Psalm 59:17



Verse 17. Unto thee, O my strength, will I sing. What transport is here! What a monopolising of all his emotions for the one object of praising God! Strength has been overcome by strength; not by the hero's own prowess, but by the might of God alone. See how the singer girds himself with the almightiness of God, and calls it all his own by faith. Sweet is the music of experience, but it is all for God; there is not even a stray note for man, for self, or for human helpers.

For God is my defence, and the God of my mercy. With full assurance he claims possession of the Infinite as his protection and security. He sees God in all, and all his own. Mercy rises before him, undisturbed and manifold, for he feels he is undeserving, and security is with him, undisturbed and impregnable, for he knows that he is safe in divine keeping. Oh, choice song! My soul would sing it now in defiance of all the dogs of hell. Away, away, ye adversaries of my soul, the God of my mercy will keep ye all at bay --

"Nor shall the infernal lion rend

Whom he designs to keep."



Verse 17. Unto thee, O my strength, will I sing. Formerly he had said that the strength of his enemy was with God, and now he asserts the same thing of his own. The expression, however, which admits of two meanings, he elegantly applies to himself in a different sense. God has the strength of the wicked in his hands, to curb and to restrain it, and to show that any power of which they boast is vain and fallacious. His own people, on the other hand, he supports and secures against the possibility of falling, by supplies of strength from himself. John Calvin.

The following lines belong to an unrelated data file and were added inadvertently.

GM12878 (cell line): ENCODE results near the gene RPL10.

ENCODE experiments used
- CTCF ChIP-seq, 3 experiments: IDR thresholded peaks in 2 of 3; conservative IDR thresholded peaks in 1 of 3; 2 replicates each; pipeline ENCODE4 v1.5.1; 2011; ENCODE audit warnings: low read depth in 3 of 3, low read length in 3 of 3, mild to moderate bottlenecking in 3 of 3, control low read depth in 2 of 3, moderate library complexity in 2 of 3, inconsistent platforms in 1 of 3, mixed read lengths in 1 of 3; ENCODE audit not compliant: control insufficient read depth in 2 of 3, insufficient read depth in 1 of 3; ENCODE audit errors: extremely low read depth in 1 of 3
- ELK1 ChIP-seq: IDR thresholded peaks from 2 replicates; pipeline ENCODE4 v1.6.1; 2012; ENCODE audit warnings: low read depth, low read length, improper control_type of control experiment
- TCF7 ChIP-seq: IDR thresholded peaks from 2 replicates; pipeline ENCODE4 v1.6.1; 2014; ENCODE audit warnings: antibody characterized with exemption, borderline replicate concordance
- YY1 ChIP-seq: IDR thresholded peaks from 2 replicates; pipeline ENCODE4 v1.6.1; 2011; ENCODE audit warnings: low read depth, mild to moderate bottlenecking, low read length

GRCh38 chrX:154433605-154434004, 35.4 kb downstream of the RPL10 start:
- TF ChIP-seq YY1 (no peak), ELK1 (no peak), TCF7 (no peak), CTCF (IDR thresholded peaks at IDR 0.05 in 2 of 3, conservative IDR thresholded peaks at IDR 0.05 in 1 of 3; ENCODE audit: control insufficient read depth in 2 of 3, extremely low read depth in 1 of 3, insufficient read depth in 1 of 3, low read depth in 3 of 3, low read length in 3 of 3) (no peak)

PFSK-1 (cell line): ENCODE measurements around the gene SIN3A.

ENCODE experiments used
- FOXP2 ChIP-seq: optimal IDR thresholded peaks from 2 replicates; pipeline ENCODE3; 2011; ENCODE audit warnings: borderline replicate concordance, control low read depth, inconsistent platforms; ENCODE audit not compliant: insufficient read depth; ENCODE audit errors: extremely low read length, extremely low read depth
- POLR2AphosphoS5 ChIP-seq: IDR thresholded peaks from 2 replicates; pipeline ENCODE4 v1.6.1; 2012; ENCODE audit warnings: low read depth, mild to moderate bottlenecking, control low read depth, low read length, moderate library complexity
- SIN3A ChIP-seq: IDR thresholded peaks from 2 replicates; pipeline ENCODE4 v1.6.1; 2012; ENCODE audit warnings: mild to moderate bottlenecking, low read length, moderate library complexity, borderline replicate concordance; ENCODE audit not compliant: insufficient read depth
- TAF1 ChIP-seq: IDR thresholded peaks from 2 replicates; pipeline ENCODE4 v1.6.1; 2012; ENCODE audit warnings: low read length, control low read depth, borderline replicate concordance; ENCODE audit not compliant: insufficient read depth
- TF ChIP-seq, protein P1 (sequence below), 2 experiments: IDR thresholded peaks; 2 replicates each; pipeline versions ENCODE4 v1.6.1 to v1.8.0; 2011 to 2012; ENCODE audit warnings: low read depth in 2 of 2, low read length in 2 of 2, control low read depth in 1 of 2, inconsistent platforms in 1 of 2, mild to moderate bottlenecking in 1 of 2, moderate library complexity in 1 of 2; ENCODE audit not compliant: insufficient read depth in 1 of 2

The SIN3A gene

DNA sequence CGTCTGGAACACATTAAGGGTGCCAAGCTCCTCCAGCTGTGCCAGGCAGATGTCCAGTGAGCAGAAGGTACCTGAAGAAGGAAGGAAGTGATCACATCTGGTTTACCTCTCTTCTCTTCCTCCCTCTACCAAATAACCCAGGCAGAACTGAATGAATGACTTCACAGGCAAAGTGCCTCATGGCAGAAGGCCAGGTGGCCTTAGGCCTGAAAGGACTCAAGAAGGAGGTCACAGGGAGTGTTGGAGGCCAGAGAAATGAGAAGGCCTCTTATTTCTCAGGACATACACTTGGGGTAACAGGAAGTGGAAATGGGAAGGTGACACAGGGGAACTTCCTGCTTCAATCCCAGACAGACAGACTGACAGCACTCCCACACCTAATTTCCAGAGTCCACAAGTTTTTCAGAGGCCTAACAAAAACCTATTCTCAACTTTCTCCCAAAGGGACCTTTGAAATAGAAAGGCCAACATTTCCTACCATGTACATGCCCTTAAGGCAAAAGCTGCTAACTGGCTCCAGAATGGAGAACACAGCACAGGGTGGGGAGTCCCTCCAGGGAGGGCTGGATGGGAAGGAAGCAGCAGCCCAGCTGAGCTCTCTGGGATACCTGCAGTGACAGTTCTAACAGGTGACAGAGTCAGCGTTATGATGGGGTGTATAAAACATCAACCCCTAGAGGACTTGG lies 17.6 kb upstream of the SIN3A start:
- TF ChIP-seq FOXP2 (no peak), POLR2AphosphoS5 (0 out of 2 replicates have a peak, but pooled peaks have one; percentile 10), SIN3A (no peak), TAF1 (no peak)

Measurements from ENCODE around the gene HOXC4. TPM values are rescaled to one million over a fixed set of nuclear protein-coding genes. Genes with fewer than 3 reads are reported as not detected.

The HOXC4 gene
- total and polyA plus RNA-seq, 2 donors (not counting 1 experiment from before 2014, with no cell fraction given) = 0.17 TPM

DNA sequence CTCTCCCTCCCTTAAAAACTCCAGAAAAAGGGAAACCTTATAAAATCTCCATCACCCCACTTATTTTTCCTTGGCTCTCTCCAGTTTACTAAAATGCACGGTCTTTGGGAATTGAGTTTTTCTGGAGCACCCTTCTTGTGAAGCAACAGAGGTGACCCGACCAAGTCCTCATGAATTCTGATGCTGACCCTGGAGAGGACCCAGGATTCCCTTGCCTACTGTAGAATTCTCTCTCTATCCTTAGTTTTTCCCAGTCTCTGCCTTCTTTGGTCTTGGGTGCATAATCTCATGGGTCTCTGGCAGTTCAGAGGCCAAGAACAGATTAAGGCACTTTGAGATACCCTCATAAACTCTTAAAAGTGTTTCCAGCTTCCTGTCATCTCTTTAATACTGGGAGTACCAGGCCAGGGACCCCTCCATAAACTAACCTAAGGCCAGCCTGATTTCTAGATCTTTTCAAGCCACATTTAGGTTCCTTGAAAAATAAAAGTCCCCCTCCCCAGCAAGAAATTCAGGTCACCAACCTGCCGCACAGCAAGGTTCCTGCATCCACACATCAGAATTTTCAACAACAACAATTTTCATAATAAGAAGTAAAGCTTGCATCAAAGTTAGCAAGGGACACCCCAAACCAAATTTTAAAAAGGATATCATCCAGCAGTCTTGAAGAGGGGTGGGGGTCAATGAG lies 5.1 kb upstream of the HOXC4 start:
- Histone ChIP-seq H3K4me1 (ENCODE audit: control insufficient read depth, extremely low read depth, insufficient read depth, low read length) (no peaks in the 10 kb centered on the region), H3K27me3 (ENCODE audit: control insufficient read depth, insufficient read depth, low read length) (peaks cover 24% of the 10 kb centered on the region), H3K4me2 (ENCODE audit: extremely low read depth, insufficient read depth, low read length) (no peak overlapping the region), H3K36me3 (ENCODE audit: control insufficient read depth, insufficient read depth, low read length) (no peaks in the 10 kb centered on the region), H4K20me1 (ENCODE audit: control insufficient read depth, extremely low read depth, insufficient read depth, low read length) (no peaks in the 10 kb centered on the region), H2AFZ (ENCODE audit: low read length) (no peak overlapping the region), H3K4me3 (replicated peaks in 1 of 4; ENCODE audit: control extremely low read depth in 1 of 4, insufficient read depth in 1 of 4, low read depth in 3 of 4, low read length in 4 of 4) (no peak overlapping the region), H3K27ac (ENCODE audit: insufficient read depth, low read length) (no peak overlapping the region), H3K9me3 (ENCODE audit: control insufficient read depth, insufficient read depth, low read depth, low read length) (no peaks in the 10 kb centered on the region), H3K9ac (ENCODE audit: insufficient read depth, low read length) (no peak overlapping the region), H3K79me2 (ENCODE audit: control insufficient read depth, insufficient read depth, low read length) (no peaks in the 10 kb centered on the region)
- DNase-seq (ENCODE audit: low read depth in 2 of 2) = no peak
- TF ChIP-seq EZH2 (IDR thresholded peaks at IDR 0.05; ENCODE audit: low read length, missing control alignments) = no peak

Verse 17. Unto thee, O my strength. In opposition to the enemy's strength, Psalms 59:9 . Thy power, or strength -- the Hebrew word is the same ( Psalms 59:16 ) -- is my strength. There is an elegant play on similar sounds in the Hebrew for I will wait upon thee, hrmfa ( Psalms 59:9 ), and "I will sing," hrmza A. R. Faussett.

Verse 17. (first clause). As on account of Saul's strength my watching was directed to thee; so now, no account of thy strength vouchsafed to me, my singing of praises also shall be directed to thee alone. Martin Geier.

Verse 17. Strength -- Mercy. He joins these two attributes, "strength" and "mercy", very well; for take away strength from him, and he cannot; remove mercy, and he will not, protect; both must go together in any one that will defend; power, that he can, mercy, that he will; otherwise it is but in vain to hope for help from him David found God to be both, and for both he extols him. William Nicholson.



Verse 17.

  1. A doctrine -- God is his people's strength.
  2. An appropriation -- "my strength."
  3. A resolution. The song of gratitude for the
    past, faith for the present, hope for the future, of
    bliss for eternity.